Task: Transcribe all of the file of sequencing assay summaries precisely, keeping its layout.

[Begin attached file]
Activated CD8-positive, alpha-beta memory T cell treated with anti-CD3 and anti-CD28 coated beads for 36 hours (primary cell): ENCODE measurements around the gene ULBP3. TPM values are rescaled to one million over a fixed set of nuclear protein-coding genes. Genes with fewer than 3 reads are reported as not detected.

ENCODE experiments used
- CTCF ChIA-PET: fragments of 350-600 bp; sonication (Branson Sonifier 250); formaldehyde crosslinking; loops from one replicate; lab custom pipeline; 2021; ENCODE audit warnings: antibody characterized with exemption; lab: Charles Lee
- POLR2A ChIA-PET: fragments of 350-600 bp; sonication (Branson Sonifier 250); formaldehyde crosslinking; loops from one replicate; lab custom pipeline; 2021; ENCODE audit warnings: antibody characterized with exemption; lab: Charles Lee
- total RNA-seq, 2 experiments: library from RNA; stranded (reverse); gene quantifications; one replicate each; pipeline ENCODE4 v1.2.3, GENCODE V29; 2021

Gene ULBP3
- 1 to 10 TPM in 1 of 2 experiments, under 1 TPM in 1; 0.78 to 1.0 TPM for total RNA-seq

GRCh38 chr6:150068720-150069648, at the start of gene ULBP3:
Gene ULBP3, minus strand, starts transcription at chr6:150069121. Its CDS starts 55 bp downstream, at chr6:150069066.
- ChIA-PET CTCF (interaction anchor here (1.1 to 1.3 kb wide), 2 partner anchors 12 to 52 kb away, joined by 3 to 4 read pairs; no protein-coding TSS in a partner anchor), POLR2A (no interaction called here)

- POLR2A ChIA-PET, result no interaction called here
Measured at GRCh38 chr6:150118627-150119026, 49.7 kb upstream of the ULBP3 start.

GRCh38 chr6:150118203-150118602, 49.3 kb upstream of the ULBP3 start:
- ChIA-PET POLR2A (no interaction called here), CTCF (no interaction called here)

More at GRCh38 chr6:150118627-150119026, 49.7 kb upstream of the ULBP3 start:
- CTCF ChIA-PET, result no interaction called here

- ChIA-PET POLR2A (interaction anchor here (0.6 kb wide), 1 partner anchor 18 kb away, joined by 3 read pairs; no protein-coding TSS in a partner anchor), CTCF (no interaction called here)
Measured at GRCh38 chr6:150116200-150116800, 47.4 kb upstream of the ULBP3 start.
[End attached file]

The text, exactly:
Activated CD8-positive, alpha-beta memory T cell treated with anti-CD3 and anti-CD28 coated beads for 36 hours (primary cell): ENCODE measurements around the gene ULBP3. TPM values are rescaled to one million over a fixed set of nuclear protein-coding genes. Genes with fewer than 3 reads are reported as not detected.

ENCODE experiments used
- CTCF ChIA-PET: fragments of 350-600 bp; sonication (Branson Sonifier 250); formaldehyde crosslinking; loops from one replicate; lab custom pipeline; 2021; ENCODE audit warnings: antibody characterized with exemption; lab: Charles Lee
- POLR2A ChIA-PET: fragments of 350-600 bp; sonication (Branson Sonifier 250); formaldehyde crosslinking; loops from one replicate; lab custom pipeline; 2021; ENCODE audit warnings: antibody characterized with exemption; lab: Charles Lee
- total RNA-seq, 2 experiments: library from RNA; stranded (reverse); gene quantifications; one replicate each; pipeline ENCODE4 v1.2.3, GENCODE V29; 2021

Gene ULBP3
- 1 to 10 TPM in 1 of 2 experiments, under 1 TPM in 1; 0.78 to 1.0 TPM for total RNA-seq

GRCh38 chr6:150068720-150069648, at the start of gene ULBP3:
Gene ULBP3, minus strand, starts transcription at chr6:150069121. Its CDS starts 55 bp downstream, at chr6:150069066.
- ChIA-PET CTCF (interaction anchor here (1.1 to 1.3 kb wide), 2 partner anchors 12 to 52 kb away, joined by 3 to 4 read pairs; no protein-coding TSS in a partner anchor), POLR2A (no interaction called here)

- POLR2A ChIA-PET, result no interaction called here
Measured at GRCh38 chr6:150118627-150119026, 49.7 kb upstream of the ULBP3 start.

GRCh38 chr6:150118203-150118602, 49.3 kb upstream of the ULBP3 start:
- ChIA-PET POLR2A (no interaction called here), CTCF (no interaction called here)

More at GRCh38 chr6:150118627-150119026, 49.7 kb upstream of the ULBP3 start:
- CTCF ChIA-PET, result no interaction called here

- ChIA-PET POLR2A (interaction anchor here (0.6 kb wide), 1 partner anchor 18 kb away, joined by 3 read pairs; no protein-coding TSS in a partner anchor), CTCF (no interaction called here)
Measured at GRCh38 chr6:150116200-150116800, 47.4 kb upstream of the ULBP3 start.